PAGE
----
Eclipse, Open Source, Wall Street and Competition: Big Drama, Big Money

Brent Williams (The Benchmark Company, LLC.

Benchmark is a large boutique (or, small full-size) research and trading firm based in New York, with offices in Boston, San Francisco, Princeton and San Diego.)

Business · Long Talk
Presentation
Tuesday, 15:30, 50 minutes | Room 206 | Download in iCal Format

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Brent Williams

In this presentation, we’ll take another look at where open source, particularly Eclipse, intersects with the world of business models, investments, and politics. We’ll look back at 2007’s developments and look at opportunities in 2008 and beyond where Eclipse and other open source projects can be increasingly disruptive. As in past years, we'll take no prisoners, pull no punches, leave no joke untold, and we'll work hard to give you actionable insight that you can use in formulating your strategy for Eclipse success.

Looking back at 2007, the proprietary software world had a pretty good year. Several trends drove tremendous investment returns: the rise of Software-as-a-Service application platforms (Salesforce.com, Facebook, Google Docs, Microsoft Live) and the staggering success of the VMWare IPO on the back of the rapid growth in the virtualization market. On the dark side, several key open source opponents modified their attack, to try to take the battle into areas where they believe the open source model in general and specific communities are weak. One case in point: the patent saber-rattling from Microsoft, where it claims that Linux infringes 235 patents, an attempt to spread fear, uncertainty and doubt among Linux buyers (a campaign that hasn’t slowed Linux momentum significantly). We also saw Oracle’s attempt to provide cheaper support of Red Hat’s Linux distribution just before the start of 2007 bear little fruit, despite the supposed value of Oracle’s enormous support organization (and a late 2007 attempt to do the same thing with virtualization). Also, we saw Microsoft try to “stuff the ballot box” in pushing its alternative to the open source ODF file format, in an attempt to negate the value of open standards.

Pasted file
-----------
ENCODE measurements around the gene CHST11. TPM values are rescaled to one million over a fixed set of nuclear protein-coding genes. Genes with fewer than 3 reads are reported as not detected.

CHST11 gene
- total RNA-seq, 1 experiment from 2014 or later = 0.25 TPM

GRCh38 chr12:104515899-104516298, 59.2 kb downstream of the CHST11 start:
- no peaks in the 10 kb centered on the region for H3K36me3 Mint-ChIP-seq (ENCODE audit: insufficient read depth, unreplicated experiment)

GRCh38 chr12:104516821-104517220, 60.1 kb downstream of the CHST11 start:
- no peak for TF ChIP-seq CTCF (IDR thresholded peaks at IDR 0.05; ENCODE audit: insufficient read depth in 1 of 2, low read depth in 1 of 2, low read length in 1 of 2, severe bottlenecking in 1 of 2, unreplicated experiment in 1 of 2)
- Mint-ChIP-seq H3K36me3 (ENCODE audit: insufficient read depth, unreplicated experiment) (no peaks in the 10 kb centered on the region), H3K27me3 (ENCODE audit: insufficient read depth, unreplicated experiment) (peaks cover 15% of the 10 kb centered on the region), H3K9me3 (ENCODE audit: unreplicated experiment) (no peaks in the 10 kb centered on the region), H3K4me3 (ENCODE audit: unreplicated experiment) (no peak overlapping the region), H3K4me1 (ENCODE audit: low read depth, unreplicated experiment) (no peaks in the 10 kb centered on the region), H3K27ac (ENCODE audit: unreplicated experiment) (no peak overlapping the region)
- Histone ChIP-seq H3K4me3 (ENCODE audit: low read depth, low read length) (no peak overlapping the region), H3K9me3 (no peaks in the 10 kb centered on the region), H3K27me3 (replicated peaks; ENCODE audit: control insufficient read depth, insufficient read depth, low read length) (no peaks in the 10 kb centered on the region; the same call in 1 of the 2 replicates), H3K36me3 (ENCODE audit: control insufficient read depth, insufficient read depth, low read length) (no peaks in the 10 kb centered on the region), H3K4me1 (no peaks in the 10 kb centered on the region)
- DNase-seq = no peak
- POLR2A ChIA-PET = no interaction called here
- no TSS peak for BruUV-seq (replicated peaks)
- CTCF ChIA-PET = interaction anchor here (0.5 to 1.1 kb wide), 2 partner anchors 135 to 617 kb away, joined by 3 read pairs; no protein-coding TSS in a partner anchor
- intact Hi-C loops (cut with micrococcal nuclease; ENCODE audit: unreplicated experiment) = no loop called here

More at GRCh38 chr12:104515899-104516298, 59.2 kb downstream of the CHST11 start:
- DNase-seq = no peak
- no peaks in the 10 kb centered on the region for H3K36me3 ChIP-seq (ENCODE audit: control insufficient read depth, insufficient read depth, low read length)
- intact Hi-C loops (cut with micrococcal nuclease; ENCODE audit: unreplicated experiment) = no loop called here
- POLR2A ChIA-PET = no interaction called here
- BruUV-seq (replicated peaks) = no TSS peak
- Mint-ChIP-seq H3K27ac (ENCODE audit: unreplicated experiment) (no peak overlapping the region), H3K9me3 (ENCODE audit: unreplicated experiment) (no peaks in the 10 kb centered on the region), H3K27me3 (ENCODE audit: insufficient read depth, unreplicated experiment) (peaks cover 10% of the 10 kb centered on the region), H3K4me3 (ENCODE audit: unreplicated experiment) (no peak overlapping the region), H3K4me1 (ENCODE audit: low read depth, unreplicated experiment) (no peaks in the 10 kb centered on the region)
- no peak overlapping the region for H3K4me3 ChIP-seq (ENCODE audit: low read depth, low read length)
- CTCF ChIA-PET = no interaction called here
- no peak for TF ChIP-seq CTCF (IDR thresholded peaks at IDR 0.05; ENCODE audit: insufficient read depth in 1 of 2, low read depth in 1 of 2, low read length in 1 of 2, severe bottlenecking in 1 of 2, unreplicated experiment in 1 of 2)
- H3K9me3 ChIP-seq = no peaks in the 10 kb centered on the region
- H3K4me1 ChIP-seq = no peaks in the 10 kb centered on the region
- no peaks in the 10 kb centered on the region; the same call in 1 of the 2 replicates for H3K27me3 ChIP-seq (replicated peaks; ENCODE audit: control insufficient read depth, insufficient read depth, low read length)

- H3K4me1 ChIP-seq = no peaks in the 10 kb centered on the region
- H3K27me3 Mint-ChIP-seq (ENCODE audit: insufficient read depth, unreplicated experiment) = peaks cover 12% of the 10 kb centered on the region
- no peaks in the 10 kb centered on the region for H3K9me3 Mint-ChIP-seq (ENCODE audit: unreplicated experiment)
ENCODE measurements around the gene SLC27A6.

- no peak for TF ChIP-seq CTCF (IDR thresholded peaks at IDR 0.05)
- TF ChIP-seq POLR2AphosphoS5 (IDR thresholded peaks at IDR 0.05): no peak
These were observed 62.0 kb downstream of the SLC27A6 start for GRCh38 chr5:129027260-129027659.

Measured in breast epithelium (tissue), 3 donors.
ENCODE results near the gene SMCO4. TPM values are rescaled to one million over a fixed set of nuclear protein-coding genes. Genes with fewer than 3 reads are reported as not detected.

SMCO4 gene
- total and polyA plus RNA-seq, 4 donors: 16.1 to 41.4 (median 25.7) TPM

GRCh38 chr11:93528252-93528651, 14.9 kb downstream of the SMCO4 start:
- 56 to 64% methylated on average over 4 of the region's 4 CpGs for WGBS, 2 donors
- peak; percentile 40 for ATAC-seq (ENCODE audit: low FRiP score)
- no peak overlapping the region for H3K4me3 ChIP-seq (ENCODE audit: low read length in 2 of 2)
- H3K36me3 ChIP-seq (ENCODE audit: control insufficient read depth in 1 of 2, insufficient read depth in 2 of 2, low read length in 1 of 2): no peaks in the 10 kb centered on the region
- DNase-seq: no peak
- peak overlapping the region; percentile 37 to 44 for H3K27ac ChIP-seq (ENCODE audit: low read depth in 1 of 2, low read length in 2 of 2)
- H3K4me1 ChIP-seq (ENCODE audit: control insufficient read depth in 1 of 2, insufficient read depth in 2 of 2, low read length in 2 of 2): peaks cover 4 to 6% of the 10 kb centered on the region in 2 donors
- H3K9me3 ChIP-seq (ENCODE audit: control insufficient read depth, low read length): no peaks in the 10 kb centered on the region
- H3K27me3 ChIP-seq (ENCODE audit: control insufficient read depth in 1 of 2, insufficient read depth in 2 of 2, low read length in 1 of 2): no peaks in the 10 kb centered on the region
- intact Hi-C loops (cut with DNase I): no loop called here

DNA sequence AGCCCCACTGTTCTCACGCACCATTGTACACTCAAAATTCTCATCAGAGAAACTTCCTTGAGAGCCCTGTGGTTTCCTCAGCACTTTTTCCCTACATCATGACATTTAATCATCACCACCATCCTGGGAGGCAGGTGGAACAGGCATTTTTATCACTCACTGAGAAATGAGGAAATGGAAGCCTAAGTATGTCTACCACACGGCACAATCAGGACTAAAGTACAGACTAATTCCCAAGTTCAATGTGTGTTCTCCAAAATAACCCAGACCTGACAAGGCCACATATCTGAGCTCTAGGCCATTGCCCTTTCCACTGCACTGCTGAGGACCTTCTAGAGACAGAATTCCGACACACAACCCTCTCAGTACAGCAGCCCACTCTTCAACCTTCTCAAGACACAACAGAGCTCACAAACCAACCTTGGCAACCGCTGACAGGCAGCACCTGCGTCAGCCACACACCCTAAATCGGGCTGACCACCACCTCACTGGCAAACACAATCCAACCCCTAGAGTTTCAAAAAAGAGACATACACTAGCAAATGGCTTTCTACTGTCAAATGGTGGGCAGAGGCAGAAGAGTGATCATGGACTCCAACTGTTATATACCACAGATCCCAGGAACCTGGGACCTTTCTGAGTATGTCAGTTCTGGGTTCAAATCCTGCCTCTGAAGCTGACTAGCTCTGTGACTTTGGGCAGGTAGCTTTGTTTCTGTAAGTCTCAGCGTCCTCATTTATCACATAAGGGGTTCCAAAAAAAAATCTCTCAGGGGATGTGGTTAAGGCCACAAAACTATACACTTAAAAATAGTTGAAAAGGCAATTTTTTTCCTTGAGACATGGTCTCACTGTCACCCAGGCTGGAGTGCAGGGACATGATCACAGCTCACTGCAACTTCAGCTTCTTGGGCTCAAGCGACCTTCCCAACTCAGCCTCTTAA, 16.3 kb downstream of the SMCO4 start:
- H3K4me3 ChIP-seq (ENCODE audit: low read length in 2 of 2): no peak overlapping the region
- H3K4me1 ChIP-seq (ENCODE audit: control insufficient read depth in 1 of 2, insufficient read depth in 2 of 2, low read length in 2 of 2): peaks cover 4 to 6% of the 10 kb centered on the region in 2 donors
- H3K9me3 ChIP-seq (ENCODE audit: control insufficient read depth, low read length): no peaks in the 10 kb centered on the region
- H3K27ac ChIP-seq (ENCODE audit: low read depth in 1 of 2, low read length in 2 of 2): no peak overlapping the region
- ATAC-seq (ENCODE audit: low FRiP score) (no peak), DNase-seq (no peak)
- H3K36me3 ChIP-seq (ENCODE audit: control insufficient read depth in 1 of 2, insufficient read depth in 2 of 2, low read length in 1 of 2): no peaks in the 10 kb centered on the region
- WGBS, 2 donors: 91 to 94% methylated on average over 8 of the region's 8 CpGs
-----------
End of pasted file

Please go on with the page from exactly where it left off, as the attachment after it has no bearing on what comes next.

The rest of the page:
We see a single common thread in these competitive attacks and in these open source successes: organizational scalability. Ironically, though open source opponents see this as a weapon they alone wield, it’s actually an area where open source development communities may be inherently stronger than proprietary vendors.

In this presentation, we will look at the idea of organizational scalability and how Eclipse can use it in 2008 and 2009 to expand the benefits it delivers into new areas dramatically, following success at broadening beyond its classical Java application development roots. One key area is using scale in driving standardization into areas where it has been underused in the past, particularly in industry-wide vertical market application platforms. Another is to provide deeper platform implementations that Eclipse members can use to get products to market faster. A third is to resolve the intellectual property battles once and for all, removing it as a customer buying concern.

The end result of understanding how the Eclipse world can leverage organizational scalability in 2008 and 2009 could be the start of another dramatic expansion in the role of Eclipse, enabling it to become the standard solution approach for entire new classes of problems. We’ll conclude by looking at how this could change the investment landscape for Eclipse-related vendors in particular and technology companies in general, potentially increasing the rewards that open source vendors may be able to reap.

Brent Williams co-heads equity research at The Benchmark Company. Mr. Williams has been a stock analyst covering publicly traded software companies (including Microsoft and several key Eclipse Foundation members) for ten years. Just before moving to Wall Street, he covered software development tools at Gartner Group, and ran the operating system/desktop applications group at IDC. He has also been involved in marketing and selling infrastructure software at several startups. He spent nearly a decade as a C programmer, including five years working on database engines at Ingres in the 1980s.

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